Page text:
Frustration is mounting for Canadian Olympic curling captain Brad Gushue after he failed to clinch a playoff berth at the Beijing Winter Games.
In eight of nine round robin games, Gushue Rink sits in third place with a 5-3 record, with the top four teams advancing to the semifinals. But after a 7-6 loss to the ROC on Tuesday, the 2006 Olympic gold medalist knows his side have squandered a great opportunity.
“They capitalized and tried to make us pay,” he said after the loss to ROC.
Canada still has a good shot at qualifying for Friday’s semifinals, but it’s in the midst of hard work to get there. With records of 4-4, the ROC and the United States are hot on the heels of the Canadians.
Gushue said the ROC loss was “frustrating”, but also pointed to the ice conditions in contrast to their victory 11 hours earlier against China.
“Even more frustrating to be honest is just the ice cream,” he said. “You [can] see this dramatic change in [our last game] for [this one].”
Curling at this year’s Olympics takes place in the “ice cube”, the nickname given to the site of the National Aquatics Center for the 2008 Summer Olympics which serves a curling rink for the first time.
“It’s really disappointing. The ice is dirty,” Gushue said. “It was a real challenge there.”
While he didn’t specify exactly what caused the dirty ice – possibly excess debris on the rubber pad bindings – Gushue was later asked if he thought the ice conditions were confined. to the sheet on which Canada was playing.
“I hope that’s the sheet,” replied the Canadian captain.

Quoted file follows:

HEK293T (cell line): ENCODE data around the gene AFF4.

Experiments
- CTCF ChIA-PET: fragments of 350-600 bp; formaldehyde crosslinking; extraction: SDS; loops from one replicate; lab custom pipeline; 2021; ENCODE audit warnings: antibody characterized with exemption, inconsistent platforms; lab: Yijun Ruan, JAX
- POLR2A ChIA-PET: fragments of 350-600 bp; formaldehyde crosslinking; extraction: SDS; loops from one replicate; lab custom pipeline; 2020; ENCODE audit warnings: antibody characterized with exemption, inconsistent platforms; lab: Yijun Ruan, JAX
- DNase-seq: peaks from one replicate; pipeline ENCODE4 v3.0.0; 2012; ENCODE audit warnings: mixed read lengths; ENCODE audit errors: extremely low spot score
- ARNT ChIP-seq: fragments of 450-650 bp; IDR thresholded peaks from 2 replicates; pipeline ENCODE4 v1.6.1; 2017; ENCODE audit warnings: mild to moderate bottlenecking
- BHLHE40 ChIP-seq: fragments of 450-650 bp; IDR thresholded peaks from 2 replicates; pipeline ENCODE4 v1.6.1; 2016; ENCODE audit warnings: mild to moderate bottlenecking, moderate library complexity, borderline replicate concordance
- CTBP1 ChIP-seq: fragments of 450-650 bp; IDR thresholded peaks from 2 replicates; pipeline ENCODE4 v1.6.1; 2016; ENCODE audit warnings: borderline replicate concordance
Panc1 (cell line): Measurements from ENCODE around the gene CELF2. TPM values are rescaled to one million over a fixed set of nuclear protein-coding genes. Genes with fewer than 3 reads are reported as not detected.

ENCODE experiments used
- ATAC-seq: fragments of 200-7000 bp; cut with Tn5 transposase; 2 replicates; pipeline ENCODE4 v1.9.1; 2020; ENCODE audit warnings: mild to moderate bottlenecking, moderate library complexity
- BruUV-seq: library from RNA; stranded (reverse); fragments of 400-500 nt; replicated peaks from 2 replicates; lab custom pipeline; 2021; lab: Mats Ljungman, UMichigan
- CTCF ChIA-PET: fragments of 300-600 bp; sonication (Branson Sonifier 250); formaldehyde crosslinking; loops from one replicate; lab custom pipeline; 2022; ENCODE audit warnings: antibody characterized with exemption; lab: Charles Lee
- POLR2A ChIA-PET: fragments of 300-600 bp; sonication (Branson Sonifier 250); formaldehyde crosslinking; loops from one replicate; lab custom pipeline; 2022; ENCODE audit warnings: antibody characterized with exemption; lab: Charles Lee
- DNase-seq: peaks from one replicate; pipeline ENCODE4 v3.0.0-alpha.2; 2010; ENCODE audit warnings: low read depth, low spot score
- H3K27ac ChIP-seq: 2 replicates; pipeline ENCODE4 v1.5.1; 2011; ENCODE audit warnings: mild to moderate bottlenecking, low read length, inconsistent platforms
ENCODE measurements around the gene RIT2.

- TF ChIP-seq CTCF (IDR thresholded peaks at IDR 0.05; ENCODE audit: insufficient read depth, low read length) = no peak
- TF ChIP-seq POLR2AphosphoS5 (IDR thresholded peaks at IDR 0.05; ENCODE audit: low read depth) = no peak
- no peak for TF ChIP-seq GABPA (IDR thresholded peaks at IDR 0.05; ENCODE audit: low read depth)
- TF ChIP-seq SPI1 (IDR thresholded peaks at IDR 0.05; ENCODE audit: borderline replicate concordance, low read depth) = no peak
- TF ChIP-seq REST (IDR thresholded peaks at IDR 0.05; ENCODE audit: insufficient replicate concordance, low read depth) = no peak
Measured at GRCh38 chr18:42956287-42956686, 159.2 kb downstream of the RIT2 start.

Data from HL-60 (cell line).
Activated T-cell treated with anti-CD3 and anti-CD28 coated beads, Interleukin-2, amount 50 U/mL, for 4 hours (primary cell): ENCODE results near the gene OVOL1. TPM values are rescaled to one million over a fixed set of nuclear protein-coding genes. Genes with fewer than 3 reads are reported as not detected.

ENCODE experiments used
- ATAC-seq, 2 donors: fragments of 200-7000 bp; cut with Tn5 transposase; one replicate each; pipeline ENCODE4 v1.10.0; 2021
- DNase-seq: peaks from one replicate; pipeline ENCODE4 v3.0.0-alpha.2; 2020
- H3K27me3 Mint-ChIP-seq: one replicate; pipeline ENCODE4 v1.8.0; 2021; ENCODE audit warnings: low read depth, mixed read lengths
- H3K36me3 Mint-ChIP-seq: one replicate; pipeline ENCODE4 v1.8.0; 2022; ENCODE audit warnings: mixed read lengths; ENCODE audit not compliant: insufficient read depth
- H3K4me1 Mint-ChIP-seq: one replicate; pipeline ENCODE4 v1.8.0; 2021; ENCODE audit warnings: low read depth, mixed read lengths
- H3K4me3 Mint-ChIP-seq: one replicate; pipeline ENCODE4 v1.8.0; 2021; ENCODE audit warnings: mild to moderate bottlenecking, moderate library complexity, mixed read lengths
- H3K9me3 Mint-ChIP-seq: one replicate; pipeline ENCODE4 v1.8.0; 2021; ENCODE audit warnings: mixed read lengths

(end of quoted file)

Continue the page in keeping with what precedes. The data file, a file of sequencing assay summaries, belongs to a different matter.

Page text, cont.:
With the temporary rink built over a swimming pool, fluctuations in ice conditions were common throughout the Olympics. In a sport that relies on precision and timing, curlers tend to obsess over the smallest changes in conditions that can make their strokes longer or shorter.
“The ice cream is good, it’s just completely different from what it has been for the past few days”, Gushue told CBC during his team’s game against Italy on Monday.
In their final round robin game, Canada will face Great Britain on Wednesday at 8:05 p.m. ET/5:05 p.m. PT. A victory would ensure the Canadians a place in the semi-finals, although they could enter earlier if Great Britain beat the ROC in the previous draw.
“I think a day off will hopefully help us in training tomorrow,” Gushue said. “[It’s] a chance to regroup and maybe figure out, you know, what’s been going on pretty well all week.
Canada missed the podium in mixed doubles curling after assembling its team just weeks before the Olympics. The women’s team, led by Jennifer Jones, is tied for sixth (but only half a game away from a playoff spot) with a 3-3 record.
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